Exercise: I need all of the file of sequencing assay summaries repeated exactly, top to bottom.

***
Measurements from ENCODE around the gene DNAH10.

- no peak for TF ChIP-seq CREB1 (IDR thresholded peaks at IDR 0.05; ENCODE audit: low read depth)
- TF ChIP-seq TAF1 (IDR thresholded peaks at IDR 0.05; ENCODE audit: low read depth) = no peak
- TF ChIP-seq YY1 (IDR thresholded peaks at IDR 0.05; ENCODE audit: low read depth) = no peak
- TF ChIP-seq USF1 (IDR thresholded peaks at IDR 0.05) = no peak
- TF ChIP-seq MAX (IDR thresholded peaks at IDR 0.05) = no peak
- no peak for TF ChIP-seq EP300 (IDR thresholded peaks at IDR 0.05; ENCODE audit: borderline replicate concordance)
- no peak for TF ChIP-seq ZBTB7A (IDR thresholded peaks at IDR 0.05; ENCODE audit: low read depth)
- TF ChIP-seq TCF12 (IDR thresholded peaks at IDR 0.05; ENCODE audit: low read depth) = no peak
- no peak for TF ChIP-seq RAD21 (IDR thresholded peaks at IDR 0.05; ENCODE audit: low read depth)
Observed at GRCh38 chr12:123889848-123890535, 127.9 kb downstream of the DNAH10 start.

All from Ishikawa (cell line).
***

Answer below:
Measurements from ENCODE around the gene DNAH10.

- no peak for TF ChIP-seq CREB1 (IDR thresholded peaks at IDR 0.05; ENCODE audit: low read depth)
- TF ChIP-seq TAF1 (IDR thresholded peaks at IDR 0.05; ENCODE audit: low read depth) = no peak
- TF ChIP-seq YY1 (IDR thresholded peaks at IDR 0.05; ENCODE audit: low read depth) = no peak
- TF ChIP-seq USF1 (IDR thresholded peaks at IDR 0.05) = no peak
- TF ChIP-seq MAX (IDR thresholded peaks at IDR 0.05) = no peak
- no peak for TF ChIP-seq EP300 (IDR thresholded peaks at IDR 0.05; ENCODE audit: borderline replicate concordance)
- no peak for TF ChIP-seq ZBTB7A (IDR thresholded peaks at IDR 0.05; ENCODE audit: low read depth)
- TF ChIP-seq TCF12 (IDR thresholded peaks at IDR 0.05; ENCODE audit: low read depth) = no peak
- no peak for TF ChIP-seq RAD21 (IDR thresholded peaks at IDR 0.05; ENCODE audit: low read depth)
Observed at GRCh38 chr12:123889848-123890535, 127.9 kb downstream of the DNAH10 start.

All from Ishikawa (cell line).